The Pope’s Fixation On Climate Change Endangers His Authority And Entrenches Poverty

In a letter to world leaders gathered at a United Nations conference earlier this month in Germany, Pope Francis applauded their efforts to “counteract one of the most worrying phenomena our humanity is experiencing.”

He warned the prestigious group against “falling into the trap of these four perverse attitudes: denial, indifference, resignation and trust in inadequate solutions.”

So, what threats and perversions in this broken world was the Pope referring to? The sickening, random attacks by murderous Islamic terrorists? Madmen acquiring destructive nuclear weapons? The living hell endured by millions of young girls around the world from prostitution, child marriage, weaponized gang rape, and female genital mutilation? Tyranny in North Korea, famine in the Sudan, oppression in Venezuela?

No, the leader of the world’s Catholic flock was referring to climate change. His message was aimed at the 20,000 delegates attending the United Nations’ 23rd annual climate change conference in Bonn: “I would like to reaffirm my urgent call to renew dialogue on how we are building the future of the planet. We need an exchange that unites us all, because the environmental challenge we are experiencing, and its human roots, affects us all.”

His holiness also cheered the 2015 Paris climate accord, which the Trump administration ditched last summer, and urged the group to move forward to achieve the pact’s goals.

At a time of weak, feckless world leadership, it is sad, if not irresponsible, to have this powerful religious leader choose to push politically motivated climate orthodoxy rather than address legitimate problems in an unsafe world.

Historically, the papacy has inspired non-Catholics and even non-Christians during perilous times. I cannot help but think of John O’Sullivan’s brilliant and moving book, “The President, the Pope, and the Prime Minister,” which touted the success of Pope John Paul II, Ronald Reagan, and Margaret Thatcher in vanquishing the Soviet Union. The contrast makes Pope Francis’s focus on human-caused climate change even more galling.

Climate Change Is a Mask for Economic Control

This week, Francis is in Myanmar and Bangladesh, two destitute nations reeling from a refugee crisis due to the religious persecution of minority Muslims and where serious threats against the countries’ small Catholic population are increasing.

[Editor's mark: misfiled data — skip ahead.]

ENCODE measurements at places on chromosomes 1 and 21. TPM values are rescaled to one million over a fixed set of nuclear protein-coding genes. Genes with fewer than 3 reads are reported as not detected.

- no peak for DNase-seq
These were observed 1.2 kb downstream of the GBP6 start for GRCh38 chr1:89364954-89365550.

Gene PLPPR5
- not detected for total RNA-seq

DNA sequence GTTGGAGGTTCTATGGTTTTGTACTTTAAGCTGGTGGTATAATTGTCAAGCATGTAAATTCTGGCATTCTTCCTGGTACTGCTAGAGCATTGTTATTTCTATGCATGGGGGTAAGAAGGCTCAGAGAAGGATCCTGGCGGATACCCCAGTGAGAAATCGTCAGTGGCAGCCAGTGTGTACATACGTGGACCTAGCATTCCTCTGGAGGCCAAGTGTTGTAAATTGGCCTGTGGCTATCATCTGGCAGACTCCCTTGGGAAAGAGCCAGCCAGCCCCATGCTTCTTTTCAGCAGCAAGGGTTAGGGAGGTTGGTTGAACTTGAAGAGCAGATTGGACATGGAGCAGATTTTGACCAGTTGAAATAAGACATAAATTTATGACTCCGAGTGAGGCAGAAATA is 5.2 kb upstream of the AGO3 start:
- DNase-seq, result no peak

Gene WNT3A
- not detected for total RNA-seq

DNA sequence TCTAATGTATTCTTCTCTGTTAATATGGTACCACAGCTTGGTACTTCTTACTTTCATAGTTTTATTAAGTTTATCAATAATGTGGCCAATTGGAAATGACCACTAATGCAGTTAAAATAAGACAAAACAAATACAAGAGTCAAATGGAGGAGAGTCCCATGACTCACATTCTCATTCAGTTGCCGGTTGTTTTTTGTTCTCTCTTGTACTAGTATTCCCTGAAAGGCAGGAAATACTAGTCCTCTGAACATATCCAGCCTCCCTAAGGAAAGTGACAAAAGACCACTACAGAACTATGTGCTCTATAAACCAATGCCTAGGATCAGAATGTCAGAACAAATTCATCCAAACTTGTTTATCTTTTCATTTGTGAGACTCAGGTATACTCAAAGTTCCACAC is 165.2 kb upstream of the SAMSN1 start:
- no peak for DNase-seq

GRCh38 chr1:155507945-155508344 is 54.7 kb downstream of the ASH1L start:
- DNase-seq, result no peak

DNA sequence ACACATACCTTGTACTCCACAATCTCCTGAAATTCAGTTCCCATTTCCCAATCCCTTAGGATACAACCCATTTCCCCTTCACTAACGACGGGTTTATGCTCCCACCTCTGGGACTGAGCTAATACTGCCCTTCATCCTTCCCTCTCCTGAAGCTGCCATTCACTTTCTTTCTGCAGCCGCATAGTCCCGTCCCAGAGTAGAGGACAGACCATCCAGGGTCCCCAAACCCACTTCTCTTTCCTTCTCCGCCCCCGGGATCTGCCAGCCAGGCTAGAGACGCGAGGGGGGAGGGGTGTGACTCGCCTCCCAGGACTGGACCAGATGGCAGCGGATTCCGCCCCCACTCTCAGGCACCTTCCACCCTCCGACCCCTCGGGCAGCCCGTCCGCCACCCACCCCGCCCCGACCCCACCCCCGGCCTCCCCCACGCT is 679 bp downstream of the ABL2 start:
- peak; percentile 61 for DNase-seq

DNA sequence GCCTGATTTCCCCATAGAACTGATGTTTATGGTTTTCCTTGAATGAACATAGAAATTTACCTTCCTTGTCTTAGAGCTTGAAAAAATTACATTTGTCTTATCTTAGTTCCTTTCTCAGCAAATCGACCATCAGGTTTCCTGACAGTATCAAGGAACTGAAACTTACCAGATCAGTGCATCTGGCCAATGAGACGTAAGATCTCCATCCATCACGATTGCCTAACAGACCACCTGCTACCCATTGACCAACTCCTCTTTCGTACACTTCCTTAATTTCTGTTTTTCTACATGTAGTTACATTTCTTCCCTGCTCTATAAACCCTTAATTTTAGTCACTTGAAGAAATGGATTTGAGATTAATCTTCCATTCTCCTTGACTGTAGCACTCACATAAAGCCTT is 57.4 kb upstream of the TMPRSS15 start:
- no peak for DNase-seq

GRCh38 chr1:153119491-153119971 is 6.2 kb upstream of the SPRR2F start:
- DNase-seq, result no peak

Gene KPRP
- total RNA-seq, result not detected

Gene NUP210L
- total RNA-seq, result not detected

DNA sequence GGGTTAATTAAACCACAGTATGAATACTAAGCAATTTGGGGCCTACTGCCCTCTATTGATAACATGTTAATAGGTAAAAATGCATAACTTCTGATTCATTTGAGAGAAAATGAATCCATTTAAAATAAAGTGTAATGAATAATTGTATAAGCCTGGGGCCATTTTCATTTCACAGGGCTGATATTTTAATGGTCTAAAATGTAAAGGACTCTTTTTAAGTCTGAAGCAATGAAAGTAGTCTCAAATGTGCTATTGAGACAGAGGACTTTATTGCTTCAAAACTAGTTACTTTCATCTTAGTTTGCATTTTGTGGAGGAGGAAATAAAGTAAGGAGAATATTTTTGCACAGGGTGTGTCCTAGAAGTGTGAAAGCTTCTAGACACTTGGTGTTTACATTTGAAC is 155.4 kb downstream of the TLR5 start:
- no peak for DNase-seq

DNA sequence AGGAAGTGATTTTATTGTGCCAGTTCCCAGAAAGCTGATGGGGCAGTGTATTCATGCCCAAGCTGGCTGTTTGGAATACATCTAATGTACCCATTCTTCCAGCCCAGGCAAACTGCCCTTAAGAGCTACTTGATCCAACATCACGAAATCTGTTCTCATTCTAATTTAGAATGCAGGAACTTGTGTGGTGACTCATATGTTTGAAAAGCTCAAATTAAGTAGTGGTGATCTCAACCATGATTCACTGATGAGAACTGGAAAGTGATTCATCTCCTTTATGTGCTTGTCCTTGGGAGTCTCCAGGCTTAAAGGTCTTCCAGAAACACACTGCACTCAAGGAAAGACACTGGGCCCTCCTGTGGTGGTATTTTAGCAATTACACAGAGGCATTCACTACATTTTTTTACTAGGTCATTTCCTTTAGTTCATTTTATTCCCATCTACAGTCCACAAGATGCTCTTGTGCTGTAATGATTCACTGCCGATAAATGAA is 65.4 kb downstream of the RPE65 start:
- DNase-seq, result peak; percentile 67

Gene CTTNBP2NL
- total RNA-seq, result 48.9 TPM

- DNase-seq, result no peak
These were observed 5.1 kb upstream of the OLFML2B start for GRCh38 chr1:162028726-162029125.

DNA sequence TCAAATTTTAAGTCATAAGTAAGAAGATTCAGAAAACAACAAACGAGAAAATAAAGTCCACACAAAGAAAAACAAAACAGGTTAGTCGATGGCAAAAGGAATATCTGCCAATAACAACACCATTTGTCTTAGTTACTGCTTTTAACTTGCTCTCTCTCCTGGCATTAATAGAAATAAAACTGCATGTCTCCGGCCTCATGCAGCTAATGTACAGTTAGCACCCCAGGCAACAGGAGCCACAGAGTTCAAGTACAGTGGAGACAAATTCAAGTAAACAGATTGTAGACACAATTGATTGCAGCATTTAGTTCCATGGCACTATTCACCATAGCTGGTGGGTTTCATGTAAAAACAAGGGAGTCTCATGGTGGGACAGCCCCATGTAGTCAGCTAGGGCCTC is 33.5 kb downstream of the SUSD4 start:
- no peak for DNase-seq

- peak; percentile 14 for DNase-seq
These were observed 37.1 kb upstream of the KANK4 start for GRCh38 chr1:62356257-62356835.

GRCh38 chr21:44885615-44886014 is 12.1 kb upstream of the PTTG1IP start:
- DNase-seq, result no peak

Despite the myriad woes afflicting his poor flock, the pope will still waste time talking about global warming: “This visit is for spiritual causes, for highlighting peace and harmony,” the archbishop of Dhaka told the Washington Post. “But the Holy Father will also touch upon other very important issues that concern Bangladesh. The Rohingya crisis and climate change will come up prominently.” Holy moly.

But it makes sense for a man who laments the evils of capitalism to advance the climate change agenda, which is rooted in Francis’s preferred collectivist-based economic system.

Francis blames terrorism on “a world economy has at its center the god of money and not the person.” He rejects meritocracy and claims “the new capitalism gives a moral cloak to inequality.”

In his view, the businessman is evil, and the terrorist is a victim. That’s why climate change is the ideal cause for Francis: climate policies punish private industry, redistribute wealth globally, enact punitive taxes and harsh regulations, and minimize the role of technology.

It is not about the environment or science; it is the late-twentieth-century model of how to impose socialism while looking like you really care about polar bears and sea levels.

This Is an Unholy Obsession for Pope Francis

Over his nearly five-year reign, Pope Francis has devoted an extraordinary amount of time and focus on man-made climate change. In 2015, a few months before Paris climate conference, the Vatican published “Laudato Si,” his encyclical about “care for our common home.”

The paper is a lengthy rant against greed, industry, technology, and consumption, declaring that “never have we so hurt and mistreated our common home as we have in the last two hundred years.”

Naomi Oreskes, a well-known environmental activist, wrote the report’s introduction and the pope was subsequently criticized for aligning with other leftists who support abortion, population control, and contraception, policies inimical to Catholic tenets.

“Laudato Si” dismisses the reality that wealthy people in developed nations are typically far better stewards of nature than poor people in developing countries are: “A sober look at our world shows that the degree of human intervention, often in the service of business interests and consumerism, is actually making our earth less rich and beautiful.”

The paper cautions against adopting beneficial technologies like genetically engineered crops and nuclear energy because it gives “those with the knowledge…an impressive dominance over the whole of humanity and the entire world.”

During their meeting at the Vatican last May, Francis gave President Trump a signed copy of his encyclical. A few weeks later, Trump announced the United States would withdraw from the Paris climate agreement.

So Is Inspecting Science a Moral, or Venial, Sin?

In a world full of villains, Francis saves some of his harshest invectives for climate “deniers.” Speaking to reporters last September from the papal plane—yes, an evil, fossil-fueled jumbo jet built and sold by greedy industrialists—Francis said climate deniers reminded him “of a phrase from the Old Testament, from the Psalm, ‘Man is stupid.’ When you don’t want to see, you don’t see.” He claimed, “history would judge” anyone who denies climate change is happening.

Fossil fuel corporations are also on the pope’s naughty list. Citing “Laudato Si,” 40 Catholic institutions announced last month they would divest from fossil fuel interests, and other groups are expected to follow.

In July 2016, the same month Islamic terrorists killed 86 people in Nice, 29 people in a Bangladeshi bakery, and 323 people in Baghdad shopping district, the pope called for a World Day of Prayer…for the planet.

Most alarming about Francis’s climate advocacy is how it harms the same vulnerable people he wants to protect. In his letter to the Bonn delegates, Francis condemns the “strong links between combating climate change and poverty,” and cites that myth to promote a “low or zero-carbon model of economic development.” But that approach is precisely why hundreds of millions of poor people continue to live in poverty.